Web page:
Two things left a really bad taste in my mouth. I wanted to ignore them and not even write about them here because this book is such a treasure, but the first thing kept recurring to the point where I couldn’t overlook it, and the second just reinforces my concern over the first.

Aiden and Shannon’s go-to insult for any woman is bitch. Like, I counted a total of ten times that they use this word to directly describe a woman. Aiden and Shannon are the romantic heroes of this book; they’re supposed to be likable (flawed but likable, of course). I, personally, do not know any likable men who would call women bitches.

Screen Shot 2017-10-03 at 7.59.57 PM.png
Screen Shot 2017-10-03 at 7.59.17 PM.png

I see the word “bitch” a lot online, when people want to take down smart women who dare to speak in public (newswomen, Hillary Clinton, Michelle Obama, etc). So the fact that Shannon and Aiden’s bitch drops are often accompanied by adjectives like “uppity” and “stuck-up” left an extra, extra sour taste in my mouth, like wow, I would never give these men the time of day.

Is this like a dialectical difference? The word was tossed around so casually that I felt like it means something to me that it doesn’t mean to the characters. Bitch is a gendered slur. Am I wrong?

The text itself says I’m not.

Screen Shot 2017-10-03 at 8.02.15 PM.png

This suggests that the characters do intend it as a gendered slur, and I am not okay with that.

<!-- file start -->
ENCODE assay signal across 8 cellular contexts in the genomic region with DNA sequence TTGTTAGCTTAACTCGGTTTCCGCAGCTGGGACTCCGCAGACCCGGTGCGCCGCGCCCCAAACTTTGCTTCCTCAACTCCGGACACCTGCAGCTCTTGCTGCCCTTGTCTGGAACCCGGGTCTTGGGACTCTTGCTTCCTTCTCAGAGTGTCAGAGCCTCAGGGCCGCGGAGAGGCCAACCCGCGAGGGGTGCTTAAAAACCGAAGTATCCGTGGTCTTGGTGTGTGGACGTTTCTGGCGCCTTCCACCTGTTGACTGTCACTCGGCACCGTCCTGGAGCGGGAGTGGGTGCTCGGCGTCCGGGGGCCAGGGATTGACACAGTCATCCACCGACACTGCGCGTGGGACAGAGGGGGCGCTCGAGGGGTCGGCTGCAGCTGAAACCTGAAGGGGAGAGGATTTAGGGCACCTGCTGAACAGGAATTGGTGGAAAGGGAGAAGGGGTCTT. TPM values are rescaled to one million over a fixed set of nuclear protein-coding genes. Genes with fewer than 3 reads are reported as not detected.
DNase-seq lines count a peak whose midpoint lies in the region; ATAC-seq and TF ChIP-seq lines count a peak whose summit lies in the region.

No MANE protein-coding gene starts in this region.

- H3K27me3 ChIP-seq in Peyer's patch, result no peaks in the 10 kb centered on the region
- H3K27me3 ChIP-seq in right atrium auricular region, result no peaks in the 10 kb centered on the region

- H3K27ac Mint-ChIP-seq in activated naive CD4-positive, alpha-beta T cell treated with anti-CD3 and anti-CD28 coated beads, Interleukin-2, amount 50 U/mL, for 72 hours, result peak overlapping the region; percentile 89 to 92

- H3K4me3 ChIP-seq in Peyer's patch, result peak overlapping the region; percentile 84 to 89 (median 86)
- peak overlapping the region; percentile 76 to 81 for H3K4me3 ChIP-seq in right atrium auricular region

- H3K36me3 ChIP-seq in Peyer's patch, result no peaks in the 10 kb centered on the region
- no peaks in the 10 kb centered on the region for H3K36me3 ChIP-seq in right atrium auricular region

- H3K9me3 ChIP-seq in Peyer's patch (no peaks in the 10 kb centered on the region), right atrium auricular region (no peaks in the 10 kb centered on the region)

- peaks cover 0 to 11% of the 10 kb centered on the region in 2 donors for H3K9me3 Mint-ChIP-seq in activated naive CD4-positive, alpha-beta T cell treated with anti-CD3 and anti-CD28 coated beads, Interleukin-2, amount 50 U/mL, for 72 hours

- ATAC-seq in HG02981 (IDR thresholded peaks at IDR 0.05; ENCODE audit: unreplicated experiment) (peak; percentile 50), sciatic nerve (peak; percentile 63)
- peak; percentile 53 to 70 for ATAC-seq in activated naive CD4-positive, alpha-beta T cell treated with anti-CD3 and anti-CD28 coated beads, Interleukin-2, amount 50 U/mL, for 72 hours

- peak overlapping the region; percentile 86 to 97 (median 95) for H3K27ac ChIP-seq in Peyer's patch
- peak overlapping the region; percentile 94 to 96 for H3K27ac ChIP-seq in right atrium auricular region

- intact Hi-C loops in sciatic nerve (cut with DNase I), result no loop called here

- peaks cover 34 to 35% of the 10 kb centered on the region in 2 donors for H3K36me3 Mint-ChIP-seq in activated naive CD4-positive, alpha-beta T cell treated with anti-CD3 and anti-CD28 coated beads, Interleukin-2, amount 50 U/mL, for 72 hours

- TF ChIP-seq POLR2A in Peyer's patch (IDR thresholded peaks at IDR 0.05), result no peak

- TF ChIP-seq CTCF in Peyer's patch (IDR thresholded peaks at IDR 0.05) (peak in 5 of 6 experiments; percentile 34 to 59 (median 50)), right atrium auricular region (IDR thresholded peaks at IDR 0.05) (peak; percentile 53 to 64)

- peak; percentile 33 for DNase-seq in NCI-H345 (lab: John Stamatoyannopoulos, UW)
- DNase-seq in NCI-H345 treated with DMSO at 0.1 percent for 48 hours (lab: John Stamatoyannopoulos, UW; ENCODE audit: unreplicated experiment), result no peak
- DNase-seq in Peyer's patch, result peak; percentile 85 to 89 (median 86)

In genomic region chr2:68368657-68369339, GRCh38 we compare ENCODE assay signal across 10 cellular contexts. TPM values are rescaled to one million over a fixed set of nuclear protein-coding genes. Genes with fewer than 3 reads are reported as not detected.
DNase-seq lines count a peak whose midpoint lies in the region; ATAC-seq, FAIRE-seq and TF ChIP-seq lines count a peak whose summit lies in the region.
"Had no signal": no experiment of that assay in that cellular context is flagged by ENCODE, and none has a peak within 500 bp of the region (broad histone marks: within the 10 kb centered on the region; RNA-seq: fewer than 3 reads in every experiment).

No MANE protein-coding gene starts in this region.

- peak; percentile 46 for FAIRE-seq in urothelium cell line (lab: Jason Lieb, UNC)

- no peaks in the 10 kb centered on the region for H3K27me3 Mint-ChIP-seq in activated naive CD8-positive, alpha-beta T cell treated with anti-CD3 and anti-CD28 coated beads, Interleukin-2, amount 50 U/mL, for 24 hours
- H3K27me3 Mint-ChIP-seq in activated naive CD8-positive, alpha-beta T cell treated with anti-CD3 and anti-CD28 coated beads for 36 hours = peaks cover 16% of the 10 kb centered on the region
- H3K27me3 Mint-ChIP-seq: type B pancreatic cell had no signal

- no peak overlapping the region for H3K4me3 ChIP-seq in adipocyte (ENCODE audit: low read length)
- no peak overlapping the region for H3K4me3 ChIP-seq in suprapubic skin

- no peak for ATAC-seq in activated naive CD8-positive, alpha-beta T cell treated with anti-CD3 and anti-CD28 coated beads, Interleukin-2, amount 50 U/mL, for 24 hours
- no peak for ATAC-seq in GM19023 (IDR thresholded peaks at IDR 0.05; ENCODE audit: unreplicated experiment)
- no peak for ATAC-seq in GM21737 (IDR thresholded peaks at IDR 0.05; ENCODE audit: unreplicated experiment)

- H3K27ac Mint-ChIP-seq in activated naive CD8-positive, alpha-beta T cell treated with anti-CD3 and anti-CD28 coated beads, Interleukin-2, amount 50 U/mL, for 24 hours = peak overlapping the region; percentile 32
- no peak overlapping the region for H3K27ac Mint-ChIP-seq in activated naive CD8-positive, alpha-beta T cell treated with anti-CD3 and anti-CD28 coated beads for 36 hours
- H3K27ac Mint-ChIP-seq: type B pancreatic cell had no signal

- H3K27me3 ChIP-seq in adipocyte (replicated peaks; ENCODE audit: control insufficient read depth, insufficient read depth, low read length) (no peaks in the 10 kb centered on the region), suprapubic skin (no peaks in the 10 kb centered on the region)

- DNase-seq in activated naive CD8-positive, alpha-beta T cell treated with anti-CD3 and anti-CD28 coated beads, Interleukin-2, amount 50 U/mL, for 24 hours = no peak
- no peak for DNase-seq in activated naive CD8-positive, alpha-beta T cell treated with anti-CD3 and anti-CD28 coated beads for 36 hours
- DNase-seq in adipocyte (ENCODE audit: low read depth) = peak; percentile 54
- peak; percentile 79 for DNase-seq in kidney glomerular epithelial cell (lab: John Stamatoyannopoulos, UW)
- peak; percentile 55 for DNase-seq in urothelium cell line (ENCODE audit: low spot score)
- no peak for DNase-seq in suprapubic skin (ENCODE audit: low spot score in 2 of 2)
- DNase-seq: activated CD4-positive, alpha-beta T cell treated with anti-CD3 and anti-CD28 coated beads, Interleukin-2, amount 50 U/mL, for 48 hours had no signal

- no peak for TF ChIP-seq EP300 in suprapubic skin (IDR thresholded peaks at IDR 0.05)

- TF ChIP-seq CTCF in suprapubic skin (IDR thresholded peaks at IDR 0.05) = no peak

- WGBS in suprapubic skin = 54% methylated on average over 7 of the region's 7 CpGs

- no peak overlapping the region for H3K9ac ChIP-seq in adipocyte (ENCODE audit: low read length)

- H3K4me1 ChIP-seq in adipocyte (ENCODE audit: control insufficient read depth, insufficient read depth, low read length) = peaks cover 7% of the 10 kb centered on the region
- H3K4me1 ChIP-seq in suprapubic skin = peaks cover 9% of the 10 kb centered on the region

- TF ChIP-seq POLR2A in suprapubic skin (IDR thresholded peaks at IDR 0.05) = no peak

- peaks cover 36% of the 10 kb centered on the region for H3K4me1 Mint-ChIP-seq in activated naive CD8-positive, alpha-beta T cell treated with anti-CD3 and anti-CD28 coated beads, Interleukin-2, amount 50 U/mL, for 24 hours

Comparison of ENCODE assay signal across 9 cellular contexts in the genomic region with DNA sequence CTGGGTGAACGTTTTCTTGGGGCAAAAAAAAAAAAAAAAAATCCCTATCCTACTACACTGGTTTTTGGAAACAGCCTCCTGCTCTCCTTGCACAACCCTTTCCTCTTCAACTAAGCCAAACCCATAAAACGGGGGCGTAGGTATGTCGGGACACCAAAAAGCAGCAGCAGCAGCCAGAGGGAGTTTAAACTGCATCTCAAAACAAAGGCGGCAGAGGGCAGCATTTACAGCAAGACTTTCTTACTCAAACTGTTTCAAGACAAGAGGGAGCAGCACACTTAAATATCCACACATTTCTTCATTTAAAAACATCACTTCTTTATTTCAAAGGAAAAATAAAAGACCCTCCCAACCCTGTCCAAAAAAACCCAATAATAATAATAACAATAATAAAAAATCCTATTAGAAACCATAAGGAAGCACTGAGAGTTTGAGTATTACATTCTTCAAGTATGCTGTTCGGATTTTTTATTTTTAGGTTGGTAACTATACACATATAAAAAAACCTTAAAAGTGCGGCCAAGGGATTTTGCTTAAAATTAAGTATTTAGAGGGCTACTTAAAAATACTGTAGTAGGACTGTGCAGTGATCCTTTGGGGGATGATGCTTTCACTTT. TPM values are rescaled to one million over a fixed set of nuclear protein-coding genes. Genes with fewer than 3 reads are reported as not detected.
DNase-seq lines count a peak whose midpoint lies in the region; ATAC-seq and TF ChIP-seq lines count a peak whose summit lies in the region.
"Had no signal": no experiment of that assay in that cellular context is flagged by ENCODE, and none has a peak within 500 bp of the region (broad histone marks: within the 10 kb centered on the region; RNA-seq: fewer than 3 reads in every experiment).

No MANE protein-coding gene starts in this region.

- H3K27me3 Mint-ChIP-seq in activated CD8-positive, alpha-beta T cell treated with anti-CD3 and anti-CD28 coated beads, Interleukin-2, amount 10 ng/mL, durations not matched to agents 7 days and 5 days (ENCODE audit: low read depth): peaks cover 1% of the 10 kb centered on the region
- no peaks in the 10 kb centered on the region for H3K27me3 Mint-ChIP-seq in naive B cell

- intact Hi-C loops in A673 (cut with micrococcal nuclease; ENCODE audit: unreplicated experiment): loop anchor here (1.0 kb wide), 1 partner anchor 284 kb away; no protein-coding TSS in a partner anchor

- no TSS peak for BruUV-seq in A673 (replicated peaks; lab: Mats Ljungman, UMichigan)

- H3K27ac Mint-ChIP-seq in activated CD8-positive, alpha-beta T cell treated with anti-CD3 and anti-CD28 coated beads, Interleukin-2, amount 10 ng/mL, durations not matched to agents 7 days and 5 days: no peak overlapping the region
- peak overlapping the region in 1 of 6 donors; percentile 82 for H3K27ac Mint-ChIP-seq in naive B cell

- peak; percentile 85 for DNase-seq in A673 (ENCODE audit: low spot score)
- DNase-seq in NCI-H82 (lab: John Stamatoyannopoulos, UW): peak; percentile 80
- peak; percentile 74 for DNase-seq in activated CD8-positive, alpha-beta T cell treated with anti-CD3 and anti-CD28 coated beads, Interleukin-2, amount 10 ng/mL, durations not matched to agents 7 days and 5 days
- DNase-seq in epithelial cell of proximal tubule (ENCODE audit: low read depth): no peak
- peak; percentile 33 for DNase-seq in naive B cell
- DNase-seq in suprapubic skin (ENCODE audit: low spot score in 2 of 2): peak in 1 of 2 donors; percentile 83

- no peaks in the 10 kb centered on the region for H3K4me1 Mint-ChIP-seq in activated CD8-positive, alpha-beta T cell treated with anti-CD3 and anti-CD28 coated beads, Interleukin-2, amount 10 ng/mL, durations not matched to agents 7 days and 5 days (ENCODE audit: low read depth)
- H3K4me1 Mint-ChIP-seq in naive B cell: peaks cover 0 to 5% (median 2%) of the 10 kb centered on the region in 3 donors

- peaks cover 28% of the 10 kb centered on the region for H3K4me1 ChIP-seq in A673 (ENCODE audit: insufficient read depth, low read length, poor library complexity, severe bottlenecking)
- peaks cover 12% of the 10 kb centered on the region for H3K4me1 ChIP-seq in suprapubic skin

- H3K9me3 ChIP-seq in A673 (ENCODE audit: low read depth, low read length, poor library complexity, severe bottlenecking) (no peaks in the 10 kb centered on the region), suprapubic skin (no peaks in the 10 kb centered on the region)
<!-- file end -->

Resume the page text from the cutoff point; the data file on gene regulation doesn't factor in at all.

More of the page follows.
Women characters also apologize to the men by describing themselves as bitch, and I’m sorry, literally what kind of woman would do that? Again, I’m still tempted to say this is just a dialectical thing, because people in my world do not talk like this.

The second thing that points to the book’s women-problem: A female character, Daisy, faces attempted rape. There’s a trigger warning for this at the beginning of the book. Sexual assault, however, isn’t on my definitely-do-not-read-list. It entirely depends on how it’s handled in the story.

Daisy’s attack was used to develop our male heroes. Aiden saves her from her attacker, and Shannon, who earlier in the night refused to pull out his gun while on duty when maybe he should have, pulls his gun out on the attacker without thinking. This is used to highlight Aiden’s innate goodness, because he saved his friend, and also to provide proof that Shannon loves Aiden, because he’s willing to kill a man for him. Through the characters’ own conversations, it’s made clear that Shannon reached that violent headspace out of his love for Aiden, not because of Daisy.

Later, Aiden and Daisy join a martial arts class together to help Daisy get over the trauma of her attack. Aiden and Daisy mutually agree that “Daisy’s problem” is that she is “weak,” as in physically weak. Women don’t get assaulted because they don’t take enough martial arts classes, so again, the whole thing just really rubbed me the wrong way.

This book gets a lot of points just for having developed women characters, which highlights the sad misogyny of the m/m genre and also fanfiction. However, this book could have easily stood on its own without one of those characters facing attempted assault. The character develop that occurs as a result of the “drama” could have happened in some other way. Having a woman assaulted when she isn’t the POV character of her own attack is just an absolute no for me.

End Thoughts

Fortitude Smash is the first book in a promising series. Yes, it has problematic areas that didn’t sit well with me, but it was a gorgeously written love story, and prose like Brooke’s needs to be read. A future book in the Camellia Clock series is going to be f/f, and I’m very curious to see how it unfolds.

Goodreads link

The Uncrossing

The Uncrossing

The Secret Queerstory: Giorgi’s “The Secret History” Reflections Masterpost Part 1/2

The Secret Queerstory: Giorgi’s “The Secret History” Reflections Masterpost Part 1/2